Westchester County has served as an inspiration for legendary authors such as Washington Irving, John Cheever and E.L. Doctorow, as well as present-day literary talents.
From wars (both real and imaginary) to suburban angst, the area's picturesque beauty and historic significance have led to a substantial number of novels being based here.
Here's a look at 16 works of fiction set in Westchester County, presented chronologically.
Compiled by Kirthana Ramisetti
The novel: “The Spy: A Tale of the Neutral Ground” (1821)
The author: James Fenimore Cooper
The setting: Westchester County was the “neutral ground” of the book’s title, and many of the Revolutionary War battles recounted in the novel were set in the area.
The novel: "The Legend of Sleepy Hollow" (1917)
The author: Washington Irving
The setting: It was in the Dutch settlement Tarry town (now known as Tarrytown) that poor Ichabod Crane lost his head to the Headless Horseman.
The novel: “Fer-de-Lance” (1934)
The author: Max Stout
The setting: In the very first novel in the famous Nero Wolfe mystery series, the detective investigates a murder on a Westchester County golf course.
The novel: "The Brigadier and the Golf Widow" (1964)
The author: John Cheever
The setting: These short stories of loneliness and malaise are set in an upper-class suburbia reminiscent of Westchester County. This collection includes Cheever’s most famous short story, “The Swimmer.”
The novel: “Ragtime” (1975)
The author: E.L. Doctorow
The setting: The wealthy family at the novel’s center (known simply as Mother, Father, The Little Boy, etc.) live in New Rochelle; White Plains and Rye are referenced in the novel as well.
The novel: “World's End” (1987)
The author: T. Coraghessan Boyle
The setting: The novel follows three Hudson Valley-based families over the course of three centuries. Peekskill appears as ''Peterskill'' in the book.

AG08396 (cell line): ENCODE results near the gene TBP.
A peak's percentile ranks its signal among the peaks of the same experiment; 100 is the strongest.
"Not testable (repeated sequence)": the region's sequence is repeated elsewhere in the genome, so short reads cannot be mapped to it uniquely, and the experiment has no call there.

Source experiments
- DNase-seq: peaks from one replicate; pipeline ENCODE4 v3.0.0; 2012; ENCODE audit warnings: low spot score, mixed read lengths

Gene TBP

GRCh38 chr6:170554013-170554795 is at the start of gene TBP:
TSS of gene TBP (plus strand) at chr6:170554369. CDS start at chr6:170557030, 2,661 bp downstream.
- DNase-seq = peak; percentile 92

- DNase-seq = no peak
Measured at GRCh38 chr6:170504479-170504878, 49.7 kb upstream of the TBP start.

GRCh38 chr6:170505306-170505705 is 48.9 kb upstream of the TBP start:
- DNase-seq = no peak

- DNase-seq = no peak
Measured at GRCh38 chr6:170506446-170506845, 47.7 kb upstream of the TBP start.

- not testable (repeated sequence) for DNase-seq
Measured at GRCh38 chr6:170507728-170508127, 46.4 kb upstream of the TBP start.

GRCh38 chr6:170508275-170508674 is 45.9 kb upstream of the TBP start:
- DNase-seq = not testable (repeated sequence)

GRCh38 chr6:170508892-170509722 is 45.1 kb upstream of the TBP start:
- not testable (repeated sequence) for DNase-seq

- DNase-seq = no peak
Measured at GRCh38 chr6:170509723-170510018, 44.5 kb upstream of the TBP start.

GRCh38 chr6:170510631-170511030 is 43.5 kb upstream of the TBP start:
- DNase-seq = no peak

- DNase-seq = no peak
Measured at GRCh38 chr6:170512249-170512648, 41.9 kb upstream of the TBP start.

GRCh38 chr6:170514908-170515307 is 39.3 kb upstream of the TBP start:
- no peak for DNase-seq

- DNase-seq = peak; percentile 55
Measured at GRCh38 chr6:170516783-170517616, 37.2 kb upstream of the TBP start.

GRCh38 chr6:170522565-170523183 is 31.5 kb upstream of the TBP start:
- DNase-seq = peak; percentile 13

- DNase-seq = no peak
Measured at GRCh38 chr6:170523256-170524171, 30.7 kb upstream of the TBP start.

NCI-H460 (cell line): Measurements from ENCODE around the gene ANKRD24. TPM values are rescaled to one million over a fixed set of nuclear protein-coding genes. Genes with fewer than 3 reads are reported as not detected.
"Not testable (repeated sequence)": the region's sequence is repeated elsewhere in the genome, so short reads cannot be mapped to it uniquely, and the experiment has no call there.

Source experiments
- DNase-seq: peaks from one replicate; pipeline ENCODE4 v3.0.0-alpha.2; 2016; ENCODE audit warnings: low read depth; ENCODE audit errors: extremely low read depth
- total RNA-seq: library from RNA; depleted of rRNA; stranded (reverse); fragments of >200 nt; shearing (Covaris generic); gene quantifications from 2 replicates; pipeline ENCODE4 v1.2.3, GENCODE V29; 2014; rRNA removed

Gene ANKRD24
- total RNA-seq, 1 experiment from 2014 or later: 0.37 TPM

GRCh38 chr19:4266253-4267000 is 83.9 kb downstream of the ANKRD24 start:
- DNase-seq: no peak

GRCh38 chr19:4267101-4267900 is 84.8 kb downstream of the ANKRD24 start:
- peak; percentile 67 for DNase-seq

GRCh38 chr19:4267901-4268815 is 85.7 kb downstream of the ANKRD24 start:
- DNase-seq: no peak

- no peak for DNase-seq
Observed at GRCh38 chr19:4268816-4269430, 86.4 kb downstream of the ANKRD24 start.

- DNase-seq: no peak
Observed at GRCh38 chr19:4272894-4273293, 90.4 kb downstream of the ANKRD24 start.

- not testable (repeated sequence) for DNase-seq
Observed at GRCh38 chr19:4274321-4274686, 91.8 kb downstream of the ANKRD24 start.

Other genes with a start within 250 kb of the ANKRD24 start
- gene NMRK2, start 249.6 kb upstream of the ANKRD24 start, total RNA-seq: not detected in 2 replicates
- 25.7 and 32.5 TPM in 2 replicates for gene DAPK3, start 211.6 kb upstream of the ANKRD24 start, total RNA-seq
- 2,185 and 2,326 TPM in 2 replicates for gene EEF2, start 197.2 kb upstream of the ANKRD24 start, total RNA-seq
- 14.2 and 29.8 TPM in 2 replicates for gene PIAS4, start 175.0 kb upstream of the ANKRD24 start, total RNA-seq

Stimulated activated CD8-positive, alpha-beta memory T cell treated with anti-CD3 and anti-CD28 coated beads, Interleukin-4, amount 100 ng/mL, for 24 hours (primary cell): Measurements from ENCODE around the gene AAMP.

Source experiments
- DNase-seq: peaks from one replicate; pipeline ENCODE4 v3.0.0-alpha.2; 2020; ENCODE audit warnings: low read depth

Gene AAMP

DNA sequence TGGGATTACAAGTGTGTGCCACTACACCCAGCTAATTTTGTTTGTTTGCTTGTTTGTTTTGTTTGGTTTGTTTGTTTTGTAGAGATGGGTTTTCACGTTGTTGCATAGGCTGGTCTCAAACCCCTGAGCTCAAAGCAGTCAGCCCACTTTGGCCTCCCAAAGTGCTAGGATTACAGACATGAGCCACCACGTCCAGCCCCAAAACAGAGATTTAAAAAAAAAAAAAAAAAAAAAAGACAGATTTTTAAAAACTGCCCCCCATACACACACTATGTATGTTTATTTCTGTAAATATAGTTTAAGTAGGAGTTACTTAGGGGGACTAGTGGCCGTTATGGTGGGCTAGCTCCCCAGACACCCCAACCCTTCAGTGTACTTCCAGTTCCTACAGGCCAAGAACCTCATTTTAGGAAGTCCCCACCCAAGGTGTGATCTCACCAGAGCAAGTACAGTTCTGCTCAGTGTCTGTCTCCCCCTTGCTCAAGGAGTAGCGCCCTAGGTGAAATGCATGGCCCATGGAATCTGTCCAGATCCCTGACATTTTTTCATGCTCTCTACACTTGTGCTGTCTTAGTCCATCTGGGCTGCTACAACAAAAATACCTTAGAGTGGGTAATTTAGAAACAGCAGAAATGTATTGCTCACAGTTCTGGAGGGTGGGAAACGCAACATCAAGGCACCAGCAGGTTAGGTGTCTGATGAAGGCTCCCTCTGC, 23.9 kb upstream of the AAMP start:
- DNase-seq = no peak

The novel: “The Plagiarist” (1994)
The author: Ben Cheever
The setting:The protagonist works at the world headquarters of The American Reader in the fictional town of Paradise, a setting that closely parallels Reader's Digest, which is based in Pleasantville.
The novel: “Mona in the Promised Land” (1997)
The author: Gish Jen
The setting: The Chinese-American protagonist and her family adjust to living in affluent “Scarshill,” reflecting the author’s experience growing up in Scarsdale.
The novel: “How I Wonder What You Are” (2001)
The author: Louise Lynch
The setting: This children’s book is set in Chestnut Knoll, a fictionalized version of the author’s hometown of Larchmont.
The novel: “World War Z” (2006)
The author: Max Brooks
The setting: In this postapocalyptic horror novel, a climactic battle between U.S. armed forces and zombies takes place in Yonkers. (Spoiler alert: The zombies win.)
The novel: “How to Talk to a Widower” (2007)
The author: Jonathan Tropper
The setting: The titular widower lives in a fictional town called New Radford that is “100 percent New Rochelle,” according to the author.
The novel: “Jane Austen in Scarsdale: Or Love, Death, and the SATs” (2007)
The author: Paula Marantz Cohen
The setting: The title is pretty self-explanatory: Austen’s classic novel “Persuasion” is reimagined and set in modern-day Scarsdale.
The novel: “Home School” (2008)
The author: Charles Webb
The setting: In this sequel to “The Graduate,” Ben and Elaine have left California and Mrs. Robinson behind and settled down with their sons in Westchester County.
The novel: "Kill You Last" (2011)
The author: Todd Strasser
The setting: Teens are going missing from Soundview, a fictionalized version of the Larchmont area, in this final book from Strasser’s young adult "thrill-ology."
The novel: “The Clique” (14-book series, the final book came out in February 2012)
The author: Lisi Harrison
The setting: The bestselling young adult series about a clique called The Pretty Committee takes place at the fictional Octavian Country Day School, which is set in Westchester County.
The novel: “The Sleepy Hollow Family Almanac” (2012)
The author: Kris D'Agostino
The setting: A grad school dropout moves back to Sleepy Hollow to live with his dysfunctional family.